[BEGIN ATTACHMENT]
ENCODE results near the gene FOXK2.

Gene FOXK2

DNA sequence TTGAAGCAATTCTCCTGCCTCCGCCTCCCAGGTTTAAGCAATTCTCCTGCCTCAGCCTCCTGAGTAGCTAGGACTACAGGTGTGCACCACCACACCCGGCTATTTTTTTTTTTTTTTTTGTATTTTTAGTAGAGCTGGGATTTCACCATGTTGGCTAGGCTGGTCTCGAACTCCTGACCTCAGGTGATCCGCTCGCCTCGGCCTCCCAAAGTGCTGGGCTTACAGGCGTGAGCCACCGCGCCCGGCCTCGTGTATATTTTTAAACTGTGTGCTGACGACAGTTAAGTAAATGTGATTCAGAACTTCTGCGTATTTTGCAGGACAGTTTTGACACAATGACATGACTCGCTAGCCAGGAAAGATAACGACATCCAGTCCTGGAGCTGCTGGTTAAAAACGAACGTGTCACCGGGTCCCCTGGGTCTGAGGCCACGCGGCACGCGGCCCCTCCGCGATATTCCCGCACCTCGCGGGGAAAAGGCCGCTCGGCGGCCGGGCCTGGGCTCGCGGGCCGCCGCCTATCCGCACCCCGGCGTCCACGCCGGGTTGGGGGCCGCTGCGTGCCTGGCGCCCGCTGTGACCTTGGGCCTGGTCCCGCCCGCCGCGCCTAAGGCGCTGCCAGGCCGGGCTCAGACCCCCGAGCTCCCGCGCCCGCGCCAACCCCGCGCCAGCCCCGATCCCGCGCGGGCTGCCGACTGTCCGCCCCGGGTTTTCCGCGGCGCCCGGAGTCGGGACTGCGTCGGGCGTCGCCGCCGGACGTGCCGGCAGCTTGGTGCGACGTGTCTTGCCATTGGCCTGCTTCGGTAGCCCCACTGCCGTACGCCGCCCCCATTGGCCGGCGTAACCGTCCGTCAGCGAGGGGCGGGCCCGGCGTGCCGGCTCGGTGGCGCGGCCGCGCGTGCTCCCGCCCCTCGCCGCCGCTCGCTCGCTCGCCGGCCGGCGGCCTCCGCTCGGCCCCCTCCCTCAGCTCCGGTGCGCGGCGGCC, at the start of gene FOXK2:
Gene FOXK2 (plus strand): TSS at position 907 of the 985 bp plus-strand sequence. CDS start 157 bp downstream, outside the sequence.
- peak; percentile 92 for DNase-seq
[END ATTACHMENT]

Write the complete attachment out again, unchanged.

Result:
ENCODE results near the gene FOXK2.

Gene FOXK2

DNA sequence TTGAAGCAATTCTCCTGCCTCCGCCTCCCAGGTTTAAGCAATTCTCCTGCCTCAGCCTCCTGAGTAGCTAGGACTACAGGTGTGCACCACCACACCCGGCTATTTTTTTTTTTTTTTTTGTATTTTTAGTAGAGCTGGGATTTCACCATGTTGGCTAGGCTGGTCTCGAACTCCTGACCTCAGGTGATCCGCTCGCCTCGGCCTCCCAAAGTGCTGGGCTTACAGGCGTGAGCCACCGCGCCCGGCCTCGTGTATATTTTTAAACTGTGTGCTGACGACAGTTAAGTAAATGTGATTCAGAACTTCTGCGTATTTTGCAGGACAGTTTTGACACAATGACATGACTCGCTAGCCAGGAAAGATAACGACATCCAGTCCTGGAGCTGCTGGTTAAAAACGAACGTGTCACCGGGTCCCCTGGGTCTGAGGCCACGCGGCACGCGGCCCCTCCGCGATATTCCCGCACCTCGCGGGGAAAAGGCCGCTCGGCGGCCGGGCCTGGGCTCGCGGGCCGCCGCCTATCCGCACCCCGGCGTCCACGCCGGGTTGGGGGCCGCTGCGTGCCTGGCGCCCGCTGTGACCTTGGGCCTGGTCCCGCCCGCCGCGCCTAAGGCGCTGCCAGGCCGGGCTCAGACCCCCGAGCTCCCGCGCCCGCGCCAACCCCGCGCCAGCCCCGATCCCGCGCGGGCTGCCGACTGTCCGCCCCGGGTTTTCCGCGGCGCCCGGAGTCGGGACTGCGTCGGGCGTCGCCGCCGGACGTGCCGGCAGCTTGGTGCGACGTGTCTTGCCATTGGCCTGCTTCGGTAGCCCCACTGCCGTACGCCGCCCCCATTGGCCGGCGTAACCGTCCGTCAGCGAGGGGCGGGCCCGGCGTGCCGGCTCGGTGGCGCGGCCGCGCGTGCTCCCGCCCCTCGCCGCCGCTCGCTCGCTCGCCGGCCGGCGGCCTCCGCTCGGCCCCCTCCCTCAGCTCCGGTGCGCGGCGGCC, at the start of gene FOXK2:
Gene FOXK2 (plus strand): TSS at position 907 of the 985 bp plus-strand sequence. CDS start 157 bp downstream, outside the sequence.
- peak; percentile 92 for DNase-seq